Will Laughly Be the Force that Finally Breaks the Comedy Streaming Barrier?


Laughly is a fairly new streaming app, that promises to change the way you listen to comedy. Offering streaming channels playing comedy 24/7, plus an upgraded pay experience that adds thousands of specials and albums available to stream on demand, the ability to download albums, plus original programming and live streamed events, Laughly promises to change the way comedy is heard.

In April, Laughly made a big impression in Austin, Texas at the Moontower Comedy Festivals as a top-line sponsor, giving out swag, free subscriptions and even streaming live shows for those who couldn’t make the trek to Austin.

They have a lot to offer, but Laughly is by no means the first to offer streaming comedy in a manner similar to the way radio has traditionally offered music. SiriusXM has multiple channels that stream comedy 24/7, Audible offers many ways to listen to comedy channels, and then there’s Pandora and Spotify too. Each of those outlets has their own unique spin on how to hear comedy through your mobile device, and each has their own fans, but none of them has revolutionized the way people hear comedy. Will Laughly be the company that changes everything?

We spoke to CEO Dave Scott about what motivated him to create Laughly and how he plans to make Laughly stand out from the other platforms. I sat down with Dave Scott in the bar at the historic Driskill hotel in Austin and he shared his history, his plans and his hopes for the company.

Scott is an Ivy League graduate who graduated from the Wharton School of business with a background in tech. And it’s not his first time helming an ambitious start up company- he’s what you might call a serial entrepreneur. Laughly is, however, his first foray into the business of comedy, unless you count a brief period where Scott performed stand up himself while living in New York. “The whole company was born from the fact that I did stand up,” he told me. Even though he only performed for about a year, Scott told me he got to open for some of the greats- , and Nick Di Paolo for example. “I had a one-year hiatus and my friend who’s a comedian said, “you should write some jokes for me. Like I lost a bet, so I had to write a couple jokes for him. In the Ivy League fashion, I took a class in joke writing at Gotham Writer’s Workshop which is the wrong way probably to do it, but in my Ivy League mind, that’s what I had to do.”

Performing for a year taught him a lot about comedy and what resonates with audiences. He also learned how surprisingly unavailable comedy is to the average person. “If you think about music, for example, or comedy, people used to buy comedy albums 30 years ago. You’d go into Tower Records, and you’d buy Cheech & Chong Up in Smoke, George Carlin, what have you, and it’s accessible, 100% of all comedy was available to you at any given time and consume it. And then what happened was, people stopped buying albums, they started buying downloaded albums, then people stopped downloading albums and they started streaming, and guys like Pandora and Spotify came around for music, and no one picked up the memo for comedy. The distribution mechanism for comedians died,” he said. “Every single day, I can walk in and turn on a radio station, and Jay-Z or Rihanna is in my ear, and that’s exposure. There’s nothing like that for comedy, and that was the thing that really shocked me.”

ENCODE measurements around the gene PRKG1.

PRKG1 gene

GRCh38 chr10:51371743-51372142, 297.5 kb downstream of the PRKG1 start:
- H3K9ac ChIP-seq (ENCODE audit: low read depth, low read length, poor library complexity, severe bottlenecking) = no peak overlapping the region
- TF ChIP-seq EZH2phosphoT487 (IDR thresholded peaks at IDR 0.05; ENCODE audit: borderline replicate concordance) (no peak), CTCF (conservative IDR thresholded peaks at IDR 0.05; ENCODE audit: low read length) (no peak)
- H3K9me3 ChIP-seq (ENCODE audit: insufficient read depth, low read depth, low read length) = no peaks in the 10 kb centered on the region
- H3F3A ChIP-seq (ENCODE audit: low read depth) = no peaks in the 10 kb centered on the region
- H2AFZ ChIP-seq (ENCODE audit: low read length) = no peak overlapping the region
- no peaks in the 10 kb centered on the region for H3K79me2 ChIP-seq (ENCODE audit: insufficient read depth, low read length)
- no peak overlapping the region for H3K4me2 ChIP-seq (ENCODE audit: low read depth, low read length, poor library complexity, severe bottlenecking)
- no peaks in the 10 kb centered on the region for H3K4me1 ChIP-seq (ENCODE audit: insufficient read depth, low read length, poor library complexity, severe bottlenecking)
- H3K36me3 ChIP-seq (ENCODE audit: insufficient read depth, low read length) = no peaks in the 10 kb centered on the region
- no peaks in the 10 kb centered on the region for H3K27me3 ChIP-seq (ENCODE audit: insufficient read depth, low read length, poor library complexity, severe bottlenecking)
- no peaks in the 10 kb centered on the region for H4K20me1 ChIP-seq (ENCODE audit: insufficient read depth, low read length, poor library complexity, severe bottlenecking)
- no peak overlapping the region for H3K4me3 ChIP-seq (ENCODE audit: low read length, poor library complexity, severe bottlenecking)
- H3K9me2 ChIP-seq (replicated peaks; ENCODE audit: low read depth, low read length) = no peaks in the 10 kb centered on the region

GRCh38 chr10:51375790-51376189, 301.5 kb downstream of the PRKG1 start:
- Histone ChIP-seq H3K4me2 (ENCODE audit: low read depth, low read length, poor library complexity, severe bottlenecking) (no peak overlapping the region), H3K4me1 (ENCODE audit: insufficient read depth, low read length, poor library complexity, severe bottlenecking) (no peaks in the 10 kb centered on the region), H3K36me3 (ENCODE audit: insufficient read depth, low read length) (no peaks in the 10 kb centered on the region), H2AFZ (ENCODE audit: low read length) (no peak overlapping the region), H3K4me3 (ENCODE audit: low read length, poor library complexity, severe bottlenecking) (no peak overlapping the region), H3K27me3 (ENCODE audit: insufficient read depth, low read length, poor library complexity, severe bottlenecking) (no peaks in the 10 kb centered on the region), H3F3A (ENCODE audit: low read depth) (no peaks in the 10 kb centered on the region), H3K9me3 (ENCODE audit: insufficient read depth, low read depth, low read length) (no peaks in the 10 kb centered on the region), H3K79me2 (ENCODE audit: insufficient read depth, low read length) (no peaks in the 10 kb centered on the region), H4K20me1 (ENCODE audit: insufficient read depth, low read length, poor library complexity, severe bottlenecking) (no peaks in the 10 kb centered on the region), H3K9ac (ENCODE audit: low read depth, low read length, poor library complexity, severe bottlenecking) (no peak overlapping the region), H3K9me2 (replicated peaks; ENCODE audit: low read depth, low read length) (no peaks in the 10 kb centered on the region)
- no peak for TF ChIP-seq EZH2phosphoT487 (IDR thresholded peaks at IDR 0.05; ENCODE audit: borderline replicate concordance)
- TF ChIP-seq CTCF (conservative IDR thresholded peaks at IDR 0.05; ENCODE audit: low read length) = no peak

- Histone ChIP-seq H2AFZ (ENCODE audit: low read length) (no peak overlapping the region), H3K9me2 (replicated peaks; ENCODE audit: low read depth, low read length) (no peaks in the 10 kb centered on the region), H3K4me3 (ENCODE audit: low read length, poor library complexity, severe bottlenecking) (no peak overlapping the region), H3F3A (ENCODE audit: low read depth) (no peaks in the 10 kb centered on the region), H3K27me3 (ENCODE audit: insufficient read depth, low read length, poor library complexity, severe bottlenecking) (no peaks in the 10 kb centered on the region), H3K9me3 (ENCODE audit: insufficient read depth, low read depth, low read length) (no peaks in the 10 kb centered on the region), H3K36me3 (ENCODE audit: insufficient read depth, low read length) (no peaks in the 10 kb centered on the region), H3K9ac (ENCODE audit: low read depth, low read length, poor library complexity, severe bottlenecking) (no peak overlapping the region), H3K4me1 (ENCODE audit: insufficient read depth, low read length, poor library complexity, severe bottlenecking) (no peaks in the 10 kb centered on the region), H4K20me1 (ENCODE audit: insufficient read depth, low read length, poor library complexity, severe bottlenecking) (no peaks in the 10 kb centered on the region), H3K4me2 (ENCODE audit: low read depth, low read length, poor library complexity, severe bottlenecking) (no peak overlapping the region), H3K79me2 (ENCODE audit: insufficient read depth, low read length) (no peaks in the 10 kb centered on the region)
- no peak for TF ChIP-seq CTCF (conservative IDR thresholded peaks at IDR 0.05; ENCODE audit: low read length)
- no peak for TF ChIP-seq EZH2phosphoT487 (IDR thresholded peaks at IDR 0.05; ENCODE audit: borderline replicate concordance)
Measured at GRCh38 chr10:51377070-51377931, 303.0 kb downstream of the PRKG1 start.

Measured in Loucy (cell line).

And that is exactly where Laughly comes in. Scott believes that the lack of discovery and curation and distribution in comedy is a problem that he can solve. “Back when I was doing comedy, I wanted to go back through all the old Richard Pryor, and really study him, go back through all the old and really study him, and you can’t do that, you couldn’t have done that. In fact, we actually calculated that less than 10% of the back catalog existed. I said, there ought to be an opportunity for me to be able to get comedy on demand.” He created Laughly to go beyond the limitations of streaming platforms like SiriusXM or Spotify or Pandora.

To get what he wanted, he knew he would have to build an app from the ground up. His team did a survey and discovered that 85% of the people they spoke to only knew one or two comics. “They’ll know an , and they’ll go listen to her specials, and then they’re done. They would have loved it, they may have loved , they may have loved it when they’re consuming it, but then they’re done. No one’s ever said, ‘well hold on, what about a Jen Kirkman, what about a Whitney Cummings, what about Iliza Shlesinger?’ That technology or that tool doesn’t exist to keep someone in, like music has that ability to keep someone in the genre of music.”

Of course, his first challenge was acquiring content. Comedians are notoriously skeptical and untrusting particularly when it comes to their content, and going directly to the record labels was equally problematic. “I was like, ‘Gosh, I’ve got no idea how to even start with this,'” Scott said.

“I actually set up meetings with like Warner Music Group and Sony and some of the big labels. We said, ‘you don’t know me, I have no reason to be here.'” Scott describes his early conversations with the labels as hilarious. “We went into these offices and said, ‘Listen, you have no reason to license us any of this stuff. What we want is your , , your Bob Newhart. If we can get your old stuff, we want to create an app which celebrates that stuff.'”  The reaction he said was universal. “Their jaws dropped, and they said, ‘do you know what? No one’s ever asked us for those licenses before.'”  Scott said that they were grateful and happy because they knew they owned valuable content, but didn’t know what to do with it. “They couldn’t give it to Pandora or Spotify to save their life.”